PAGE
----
No, we don’t want to like squash everything that we have on our chests, but we do want to allow internal pressure to build. Yes. So when you are feeling that feeling of engorgement, what’s actually happening is that pressure is putting pressure against those lactocytes, which have a, basically this is a simple way of explaining a trigger inside of them, that when they reach a certain level of pressure, they apoptosis or kill themselves. Yeah. They explode. They explode. It’s violent. Cell death is what happens. So it’s like putting it in a vice grip. You have one adorable little cell and you squeeze it, squeeze it, squeeze it, it explodes. So we have to have some discomfort in order to eliminate those superfluous cells.
Right. Yeah. So basically when your breast is full, it actually interrupts the machinery and the mechanics of the breast. Over full equals cell death. And it also reduces the prolactin circulation. So every time you empty your milk, prolactin is released that says, oh, we need to make more prolactin. So if your milk isn’t emptying, that little trigger for prolactin isn’t happening.
So we’re not circulating like we should be. And especially in the beginning, when your baby is eating very, very frequently, that prolactin has kind of always peak valley peak valley. Yeah. I think we’ve got some studies that show us that it peaks the most in the first 10 minutes of feeding. So that’s why, especially in the beginning, it’s that frequency that really helps us build supply.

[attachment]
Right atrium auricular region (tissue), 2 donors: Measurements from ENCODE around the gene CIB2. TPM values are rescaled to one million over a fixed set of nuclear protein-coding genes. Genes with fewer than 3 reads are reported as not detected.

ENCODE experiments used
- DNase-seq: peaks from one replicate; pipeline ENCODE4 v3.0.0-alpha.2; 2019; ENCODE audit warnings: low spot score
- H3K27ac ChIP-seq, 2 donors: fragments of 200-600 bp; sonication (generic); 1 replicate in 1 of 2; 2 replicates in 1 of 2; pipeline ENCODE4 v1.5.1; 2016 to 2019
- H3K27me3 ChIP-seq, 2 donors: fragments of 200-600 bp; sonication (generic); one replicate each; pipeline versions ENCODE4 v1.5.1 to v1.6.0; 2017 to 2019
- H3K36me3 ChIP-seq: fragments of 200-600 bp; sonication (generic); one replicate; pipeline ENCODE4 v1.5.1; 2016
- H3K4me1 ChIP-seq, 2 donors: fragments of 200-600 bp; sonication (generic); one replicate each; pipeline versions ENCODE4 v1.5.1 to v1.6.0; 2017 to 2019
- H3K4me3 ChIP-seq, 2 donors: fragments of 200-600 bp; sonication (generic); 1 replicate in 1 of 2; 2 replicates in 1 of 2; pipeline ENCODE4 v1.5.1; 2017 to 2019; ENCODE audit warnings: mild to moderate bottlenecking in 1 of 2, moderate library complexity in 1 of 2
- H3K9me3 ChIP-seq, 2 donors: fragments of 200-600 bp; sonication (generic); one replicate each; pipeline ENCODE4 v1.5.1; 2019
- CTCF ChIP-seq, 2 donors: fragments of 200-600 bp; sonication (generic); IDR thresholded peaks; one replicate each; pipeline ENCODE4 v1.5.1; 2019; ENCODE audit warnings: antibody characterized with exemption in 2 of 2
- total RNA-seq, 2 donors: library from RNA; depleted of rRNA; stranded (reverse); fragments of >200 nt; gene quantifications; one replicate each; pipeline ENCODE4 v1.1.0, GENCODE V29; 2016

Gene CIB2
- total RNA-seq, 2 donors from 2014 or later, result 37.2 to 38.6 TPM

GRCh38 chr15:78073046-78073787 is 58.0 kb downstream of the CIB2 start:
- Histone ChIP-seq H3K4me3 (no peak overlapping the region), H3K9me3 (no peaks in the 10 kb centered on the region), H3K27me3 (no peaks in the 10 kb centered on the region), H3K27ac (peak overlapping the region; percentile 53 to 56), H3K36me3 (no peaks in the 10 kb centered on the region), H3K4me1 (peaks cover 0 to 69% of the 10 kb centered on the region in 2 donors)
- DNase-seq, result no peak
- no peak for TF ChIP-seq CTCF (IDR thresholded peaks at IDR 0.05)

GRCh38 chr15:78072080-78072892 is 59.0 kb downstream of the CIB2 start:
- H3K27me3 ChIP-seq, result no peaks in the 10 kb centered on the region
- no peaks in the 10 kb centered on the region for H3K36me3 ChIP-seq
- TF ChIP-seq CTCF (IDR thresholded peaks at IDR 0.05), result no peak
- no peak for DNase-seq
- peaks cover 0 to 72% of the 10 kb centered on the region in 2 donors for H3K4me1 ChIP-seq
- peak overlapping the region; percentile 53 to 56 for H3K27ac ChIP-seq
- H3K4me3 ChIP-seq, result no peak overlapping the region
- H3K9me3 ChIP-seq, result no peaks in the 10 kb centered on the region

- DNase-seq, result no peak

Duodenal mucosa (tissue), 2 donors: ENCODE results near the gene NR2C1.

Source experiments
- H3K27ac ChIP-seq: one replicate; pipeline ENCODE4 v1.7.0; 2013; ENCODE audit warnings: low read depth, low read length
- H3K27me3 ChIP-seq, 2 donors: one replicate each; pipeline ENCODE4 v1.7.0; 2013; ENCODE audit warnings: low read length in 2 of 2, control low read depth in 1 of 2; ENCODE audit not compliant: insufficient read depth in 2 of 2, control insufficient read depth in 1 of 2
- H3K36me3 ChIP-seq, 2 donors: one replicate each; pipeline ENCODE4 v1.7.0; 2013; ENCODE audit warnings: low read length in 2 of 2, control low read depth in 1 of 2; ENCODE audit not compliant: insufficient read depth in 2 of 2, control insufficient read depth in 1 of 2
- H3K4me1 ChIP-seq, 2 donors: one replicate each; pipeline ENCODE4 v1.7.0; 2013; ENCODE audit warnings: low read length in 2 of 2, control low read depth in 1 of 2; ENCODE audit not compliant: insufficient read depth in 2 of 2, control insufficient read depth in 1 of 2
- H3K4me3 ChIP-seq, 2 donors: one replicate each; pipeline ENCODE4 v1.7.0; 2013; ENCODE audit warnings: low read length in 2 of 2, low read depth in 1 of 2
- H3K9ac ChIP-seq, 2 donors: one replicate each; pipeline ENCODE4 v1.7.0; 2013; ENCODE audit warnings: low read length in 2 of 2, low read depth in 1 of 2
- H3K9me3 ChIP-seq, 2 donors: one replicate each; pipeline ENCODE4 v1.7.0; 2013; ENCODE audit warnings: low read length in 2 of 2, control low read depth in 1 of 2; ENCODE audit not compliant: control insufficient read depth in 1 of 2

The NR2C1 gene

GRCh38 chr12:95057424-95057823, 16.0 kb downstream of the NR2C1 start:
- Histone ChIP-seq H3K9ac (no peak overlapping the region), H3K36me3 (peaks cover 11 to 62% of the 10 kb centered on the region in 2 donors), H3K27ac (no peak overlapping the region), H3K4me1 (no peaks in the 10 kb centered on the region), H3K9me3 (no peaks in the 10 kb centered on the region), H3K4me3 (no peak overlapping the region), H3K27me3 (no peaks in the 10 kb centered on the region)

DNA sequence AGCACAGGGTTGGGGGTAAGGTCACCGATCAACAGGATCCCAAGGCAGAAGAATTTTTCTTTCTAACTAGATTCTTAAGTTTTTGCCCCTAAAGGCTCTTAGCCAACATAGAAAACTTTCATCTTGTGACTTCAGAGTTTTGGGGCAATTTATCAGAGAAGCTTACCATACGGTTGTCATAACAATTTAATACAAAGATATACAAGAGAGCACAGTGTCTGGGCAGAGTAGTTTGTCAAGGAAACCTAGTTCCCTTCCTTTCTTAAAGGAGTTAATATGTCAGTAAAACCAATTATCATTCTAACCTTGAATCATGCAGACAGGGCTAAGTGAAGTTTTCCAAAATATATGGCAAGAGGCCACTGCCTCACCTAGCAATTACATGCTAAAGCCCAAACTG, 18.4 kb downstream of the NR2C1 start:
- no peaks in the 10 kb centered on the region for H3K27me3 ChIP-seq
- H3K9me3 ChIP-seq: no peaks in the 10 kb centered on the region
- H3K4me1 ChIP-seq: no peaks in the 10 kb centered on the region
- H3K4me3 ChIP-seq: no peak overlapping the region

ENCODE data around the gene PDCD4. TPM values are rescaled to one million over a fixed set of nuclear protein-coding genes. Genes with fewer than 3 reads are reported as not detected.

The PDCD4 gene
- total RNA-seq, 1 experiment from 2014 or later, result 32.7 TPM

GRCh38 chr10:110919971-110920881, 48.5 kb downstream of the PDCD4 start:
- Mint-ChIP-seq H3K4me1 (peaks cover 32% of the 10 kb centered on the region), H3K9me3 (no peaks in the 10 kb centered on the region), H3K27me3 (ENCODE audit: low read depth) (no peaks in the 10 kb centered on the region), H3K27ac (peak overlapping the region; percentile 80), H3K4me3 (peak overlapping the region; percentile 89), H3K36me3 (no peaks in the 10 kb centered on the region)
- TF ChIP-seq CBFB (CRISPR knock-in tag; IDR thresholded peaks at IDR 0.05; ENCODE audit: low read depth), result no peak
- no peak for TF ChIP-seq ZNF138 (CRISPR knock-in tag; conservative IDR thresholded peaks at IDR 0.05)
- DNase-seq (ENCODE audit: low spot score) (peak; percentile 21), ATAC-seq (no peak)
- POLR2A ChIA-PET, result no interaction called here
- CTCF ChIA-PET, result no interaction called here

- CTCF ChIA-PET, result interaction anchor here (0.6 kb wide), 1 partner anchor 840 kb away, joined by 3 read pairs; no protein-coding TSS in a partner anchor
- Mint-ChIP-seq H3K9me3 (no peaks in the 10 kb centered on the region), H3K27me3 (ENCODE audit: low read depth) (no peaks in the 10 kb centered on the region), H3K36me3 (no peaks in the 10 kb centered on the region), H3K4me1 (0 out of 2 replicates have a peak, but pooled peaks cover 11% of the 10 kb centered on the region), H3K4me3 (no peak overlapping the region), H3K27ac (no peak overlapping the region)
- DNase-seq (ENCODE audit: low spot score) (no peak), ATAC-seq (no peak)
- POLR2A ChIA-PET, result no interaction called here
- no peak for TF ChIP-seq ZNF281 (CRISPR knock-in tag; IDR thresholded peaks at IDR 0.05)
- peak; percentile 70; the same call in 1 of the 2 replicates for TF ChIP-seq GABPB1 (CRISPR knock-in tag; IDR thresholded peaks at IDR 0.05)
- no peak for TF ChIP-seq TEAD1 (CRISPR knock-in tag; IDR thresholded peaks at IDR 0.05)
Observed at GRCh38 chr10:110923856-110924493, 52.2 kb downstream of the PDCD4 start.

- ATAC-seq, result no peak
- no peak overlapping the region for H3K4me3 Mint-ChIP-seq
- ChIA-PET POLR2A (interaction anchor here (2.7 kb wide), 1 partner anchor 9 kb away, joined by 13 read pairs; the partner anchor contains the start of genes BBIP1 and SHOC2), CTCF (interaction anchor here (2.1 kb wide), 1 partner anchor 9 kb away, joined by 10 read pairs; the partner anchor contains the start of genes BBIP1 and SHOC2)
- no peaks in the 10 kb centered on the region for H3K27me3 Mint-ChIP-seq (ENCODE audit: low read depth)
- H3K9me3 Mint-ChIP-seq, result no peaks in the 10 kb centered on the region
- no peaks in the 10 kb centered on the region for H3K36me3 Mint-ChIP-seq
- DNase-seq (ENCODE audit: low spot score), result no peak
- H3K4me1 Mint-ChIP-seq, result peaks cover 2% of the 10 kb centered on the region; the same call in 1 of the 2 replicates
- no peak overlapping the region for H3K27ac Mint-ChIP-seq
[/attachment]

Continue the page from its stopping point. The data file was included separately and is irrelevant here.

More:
Right? Yup. So that’s why we need to not worry when our babies are not eating on a schedule or eating much more frequently than you think that they would eat. So, especially for first timers. If your baby eats very frequently or just feels like they’re on the boob all the time or for extended periods of time, it does not mean that you have low supply.
No, it means that they are consistently, reducing the pressure in that breast and telling your body, Hey, we need milk. We need lactocytes. Here’s the prolactin let’s do it. Right? So that being said, I think that was a very oversimplified way of telling you how these cells work. We know that pressure is bad and emptying is good.